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Press Release

United States Attorneys Available to Receive Election Complaints

For Immediate Release
U.S. Attorney's Office, Eastern District of New York

Richard P. Donoghue and Geoffrey S. Berman, the United States Attorneys for the Eastern and Southern Districts of New York, respectively, announced today that special telephone numbers have been set up to receive complaints of possible violations of federal election laws relating to the upcoming general elections in New York City and other counties in their districts. 

The United States Attorneys said that their Offices will be available to receive complaints at the following numbers on Tuesday, November 6, 2018:

(718) 254-6790                       (for Brooklyn, Queens, Staten Island, Nassau, and Suffolk counties)

(646) 369-4739                       (for Manhattan, Bronx, Dutchess, Orange, Putnam, Rockland, Sullivan, and Westchester counties)

In addition, complaints of possible violations of federal election laws may be made directly to the Federal Bureau of Investigation at (212) 384-1000.

The Department of Justice has an important role in deterring election fraud and discrimination at the polls, and combating these violations whenever and wherever they occur.  The Department’s long-standing Election Day Program furthers these goals, and also seeks to ensure public confidence in the integrity of the election process by providing local points of contact within the Department for the public to report possible election fraud and voting rights violations while the polls are open on Election Day.

Federal law protects against such crimes as intimidating or bribing voters, buying and selling votes, impersonating voters, altering vote tallies, stuffing ballot boxes, and marking ballots for voters against their wishes or without their input.  It also contains special protections for the rights of voters, and provides that they can vote free from acts that intimidate or harass them.  For example, actions of persons designed to interrupt or intimidate voters at polling places by questioning or challenging them, or by photographing or videotaping them, under the pretext that these are actions to uncover illegal voting, may violate federal voting rights law.  Further, federal law protects the right of voters to mark their own ballot or to be assisted by a person of their choice.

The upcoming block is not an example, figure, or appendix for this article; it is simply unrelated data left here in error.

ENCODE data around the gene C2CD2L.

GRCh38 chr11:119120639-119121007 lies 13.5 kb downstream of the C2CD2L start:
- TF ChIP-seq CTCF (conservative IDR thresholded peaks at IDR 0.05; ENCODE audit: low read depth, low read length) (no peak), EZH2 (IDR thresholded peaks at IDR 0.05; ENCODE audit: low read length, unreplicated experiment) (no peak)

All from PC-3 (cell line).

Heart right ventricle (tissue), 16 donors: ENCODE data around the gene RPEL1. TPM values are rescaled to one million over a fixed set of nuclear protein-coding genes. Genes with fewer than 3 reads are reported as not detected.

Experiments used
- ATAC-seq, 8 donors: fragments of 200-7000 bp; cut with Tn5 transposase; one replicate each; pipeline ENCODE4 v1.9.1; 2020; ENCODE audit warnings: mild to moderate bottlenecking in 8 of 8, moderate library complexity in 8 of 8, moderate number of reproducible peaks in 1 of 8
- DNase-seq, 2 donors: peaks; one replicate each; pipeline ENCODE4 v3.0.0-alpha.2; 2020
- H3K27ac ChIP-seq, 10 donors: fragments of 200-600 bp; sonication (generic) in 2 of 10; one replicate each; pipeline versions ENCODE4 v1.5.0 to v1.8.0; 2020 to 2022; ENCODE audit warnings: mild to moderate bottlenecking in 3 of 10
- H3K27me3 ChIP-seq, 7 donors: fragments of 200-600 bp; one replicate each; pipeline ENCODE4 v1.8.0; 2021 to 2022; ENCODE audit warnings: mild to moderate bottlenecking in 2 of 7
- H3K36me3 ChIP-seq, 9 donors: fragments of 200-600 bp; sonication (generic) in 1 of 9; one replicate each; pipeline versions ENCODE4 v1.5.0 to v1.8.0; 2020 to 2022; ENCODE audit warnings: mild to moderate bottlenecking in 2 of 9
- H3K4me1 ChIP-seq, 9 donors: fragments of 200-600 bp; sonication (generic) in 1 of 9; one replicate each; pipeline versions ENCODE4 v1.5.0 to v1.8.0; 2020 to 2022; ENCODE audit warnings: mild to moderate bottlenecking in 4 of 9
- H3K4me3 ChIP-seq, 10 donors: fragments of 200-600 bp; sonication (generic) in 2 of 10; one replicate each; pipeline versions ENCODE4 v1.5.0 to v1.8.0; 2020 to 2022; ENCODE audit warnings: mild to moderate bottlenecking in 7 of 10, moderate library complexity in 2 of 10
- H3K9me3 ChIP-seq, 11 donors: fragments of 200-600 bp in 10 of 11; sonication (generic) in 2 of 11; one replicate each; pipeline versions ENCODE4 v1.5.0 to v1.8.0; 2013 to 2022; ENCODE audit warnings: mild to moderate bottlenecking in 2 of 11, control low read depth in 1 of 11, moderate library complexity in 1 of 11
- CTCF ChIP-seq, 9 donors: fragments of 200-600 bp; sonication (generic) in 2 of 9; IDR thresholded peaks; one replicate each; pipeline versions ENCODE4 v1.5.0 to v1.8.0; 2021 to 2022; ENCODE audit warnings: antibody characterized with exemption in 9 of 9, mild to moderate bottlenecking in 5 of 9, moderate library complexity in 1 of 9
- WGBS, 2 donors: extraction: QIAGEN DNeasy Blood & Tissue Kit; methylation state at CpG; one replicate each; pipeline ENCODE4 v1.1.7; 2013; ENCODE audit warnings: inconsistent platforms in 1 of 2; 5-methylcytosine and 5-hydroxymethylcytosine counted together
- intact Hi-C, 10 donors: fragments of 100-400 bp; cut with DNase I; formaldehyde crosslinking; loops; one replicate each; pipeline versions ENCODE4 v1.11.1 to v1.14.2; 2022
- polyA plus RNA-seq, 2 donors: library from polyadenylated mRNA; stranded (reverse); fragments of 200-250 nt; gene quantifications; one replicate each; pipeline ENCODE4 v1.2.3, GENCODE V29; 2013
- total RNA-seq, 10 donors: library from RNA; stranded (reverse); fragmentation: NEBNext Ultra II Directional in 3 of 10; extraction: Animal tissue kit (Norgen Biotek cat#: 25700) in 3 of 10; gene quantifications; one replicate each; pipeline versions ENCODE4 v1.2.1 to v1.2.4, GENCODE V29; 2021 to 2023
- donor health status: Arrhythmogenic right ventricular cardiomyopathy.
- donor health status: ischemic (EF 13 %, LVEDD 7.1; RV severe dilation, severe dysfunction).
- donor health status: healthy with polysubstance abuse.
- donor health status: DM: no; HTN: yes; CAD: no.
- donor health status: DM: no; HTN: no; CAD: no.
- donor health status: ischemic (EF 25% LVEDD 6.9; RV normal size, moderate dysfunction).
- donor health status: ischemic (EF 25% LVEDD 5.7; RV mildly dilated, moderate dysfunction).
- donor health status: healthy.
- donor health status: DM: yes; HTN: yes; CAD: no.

The right to vote is a cornerstone of American democracy. We all must ensure that those who are entitled to vote exercise that right if they choose, and that those who seek to corrupt it are brought to justice. 

The United States Attorneys also noted that the following additional telephone numbers are available on Election Day for citizens to call for routine inquiries, such as where to vote or how late the polls are open, or to register complaints that may concern violations of New York State election laws:


City Board of Elections

Main Office                           (866) 868-3692 TTY #:

                                             (212) 487-5496


County Boards of Elections

Dutchess                                  (845) 486-2473

Nassau                                     (516) 571-8683

Orange                                     (845) 360-6500

Orange (Spanish language)       (855) 331-2444

Putnam                                     (845) 808-1300

Rockland                                   (845) 638-5172

Suffolk                                      (631) 852-4500

Sullivan                                     (845) 807-0400

Westchester                              (914) 995-5700

Assistant United States Attorney Erik Paulsen is responsible for overseeing the handling of complaints of voting rights abuses and election fraud for the Eastern District of New York.

Assistant United States Attorney David J. Kennedy is responsible for overseeing the handling of complaints of voting rights abuses and election fraud for the Southern District of New York.



John Marzulli, Tyler Daniels
(718) 254-6323

James Margolin, Dawn Dearden, Nicholas Biase
(212) 637-2600

Updated October 30, 2018

Civil Rights